As promised, the social media giant is already rolling out its third-party fact-checking tool to combat fake news, which will alert users to “disputed content”. Back in late 2016, Facebook announced that it would be partnering with independent fact-checkers (ABC News, AP, FactCheck.org, Politifact, and Snopes) to fight the spread of misinformation on its network.
The new system was first noticed by Facebook users who tried to link to a story that falsely claimed thousands of Irish people were brought to the United States as slaves. When they tried to share the story, they were prompted with a red alert claiming that the article has been disputed by Snopes.com and the Associated Press. Even if you ignore the alert and click “publish”, another pop-up will show up, reiterating that its accuracy was “disputed”. Finally, if you click “post anyway”, the link will appear in others’ timelines as “Disputed”. Associated Press then published a “Fact Check” on the article about “Irish slave trade”, which rejected “the false articles, trending on social media”.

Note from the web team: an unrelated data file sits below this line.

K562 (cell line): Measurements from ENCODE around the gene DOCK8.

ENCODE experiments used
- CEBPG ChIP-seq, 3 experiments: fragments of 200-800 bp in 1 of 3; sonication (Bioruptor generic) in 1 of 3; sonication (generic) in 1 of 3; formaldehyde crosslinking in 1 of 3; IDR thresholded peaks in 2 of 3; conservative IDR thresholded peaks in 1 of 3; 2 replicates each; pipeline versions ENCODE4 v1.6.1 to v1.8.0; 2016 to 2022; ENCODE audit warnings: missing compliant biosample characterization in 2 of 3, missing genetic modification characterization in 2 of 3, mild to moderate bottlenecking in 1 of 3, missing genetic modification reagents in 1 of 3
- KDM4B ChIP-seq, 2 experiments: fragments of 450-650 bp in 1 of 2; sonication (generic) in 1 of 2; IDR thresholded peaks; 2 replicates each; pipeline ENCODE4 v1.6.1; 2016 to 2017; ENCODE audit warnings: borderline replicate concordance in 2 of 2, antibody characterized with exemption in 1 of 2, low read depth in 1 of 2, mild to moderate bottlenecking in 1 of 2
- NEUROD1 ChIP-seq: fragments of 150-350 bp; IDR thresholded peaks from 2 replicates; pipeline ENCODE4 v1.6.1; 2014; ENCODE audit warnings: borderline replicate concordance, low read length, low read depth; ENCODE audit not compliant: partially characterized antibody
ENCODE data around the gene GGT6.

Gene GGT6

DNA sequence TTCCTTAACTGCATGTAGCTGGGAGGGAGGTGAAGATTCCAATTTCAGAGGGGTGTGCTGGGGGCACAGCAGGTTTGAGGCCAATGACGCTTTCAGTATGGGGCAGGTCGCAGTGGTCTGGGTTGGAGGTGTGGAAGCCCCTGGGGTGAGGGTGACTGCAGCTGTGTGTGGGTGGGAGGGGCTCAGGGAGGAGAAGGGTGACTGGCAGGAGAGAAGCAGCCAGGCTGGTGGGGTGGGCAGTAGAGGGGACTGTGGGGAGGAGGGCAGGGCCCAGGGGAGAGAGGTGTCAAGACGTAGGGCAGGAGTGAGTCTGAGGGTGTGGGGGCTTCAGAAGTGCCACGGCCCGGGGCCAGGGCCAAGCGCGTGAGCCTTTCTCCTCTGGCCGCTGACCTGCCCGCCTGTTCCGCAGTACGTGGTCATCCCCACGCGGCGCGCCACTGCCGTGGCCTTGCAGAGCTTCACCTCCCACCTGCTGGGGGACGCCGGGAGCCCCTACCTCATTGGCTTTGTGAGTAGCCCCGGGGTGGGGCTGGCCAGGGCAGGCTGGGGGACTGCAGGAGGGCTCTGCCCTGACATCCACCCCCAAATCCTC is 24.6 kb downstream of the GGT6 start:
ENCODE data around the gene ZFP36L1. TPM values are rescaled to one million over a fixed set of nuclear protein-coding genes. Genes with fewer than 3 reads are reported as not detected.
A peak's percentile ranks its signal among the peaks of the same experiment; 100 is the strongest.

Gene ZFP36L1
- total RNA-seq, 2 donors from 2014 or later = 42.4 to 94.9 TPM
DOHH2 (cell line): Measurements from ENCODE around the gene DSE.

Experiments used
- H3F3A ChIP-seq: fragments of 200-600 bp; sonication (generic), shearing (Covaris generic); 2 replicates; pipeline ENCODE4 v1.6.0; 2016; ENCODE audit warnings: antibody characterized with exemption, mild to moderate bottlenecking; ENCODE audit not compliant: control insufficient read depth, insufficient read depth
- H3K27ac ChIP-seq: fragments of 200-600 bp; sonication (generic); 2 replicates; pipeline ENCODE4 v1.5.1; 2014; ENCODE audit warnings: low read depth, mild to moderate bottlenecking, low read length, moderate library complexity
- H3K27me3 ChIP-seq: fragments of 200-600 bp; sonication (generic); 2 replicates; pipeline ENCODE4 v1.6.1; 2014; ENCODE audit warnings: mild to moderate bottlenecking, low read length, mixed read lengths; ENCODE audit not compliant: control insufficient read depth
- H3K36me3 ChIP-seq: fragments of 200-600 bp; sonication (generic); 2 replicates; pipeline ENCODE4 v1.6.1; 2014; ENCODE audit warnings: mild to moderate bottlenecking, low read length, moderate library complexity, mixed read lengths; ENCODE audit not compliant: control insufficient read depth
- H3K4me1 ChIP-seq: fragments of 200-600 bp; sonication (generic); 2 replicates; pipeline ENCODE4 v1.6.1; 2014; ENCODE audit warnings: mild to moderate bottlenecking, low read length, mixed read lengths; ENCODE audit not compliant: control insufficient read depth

The tool works for part of Facebook users so far. The story can also be flagged to Facebook as a “fake news story” via the usual reporting process. The company often trials new features on a small number of users before rolling them out to everyone. As you may remember, concern about the impact of fake news on social media boosted after the US election, which forced Mark Zuckerberg to assure the world that Facebook took misinformation seriously and was working to address its spread. The system works as follows: if enough of Facebook’s users report a story as fake, the social network passes it onto fact-checkers to scrutinize.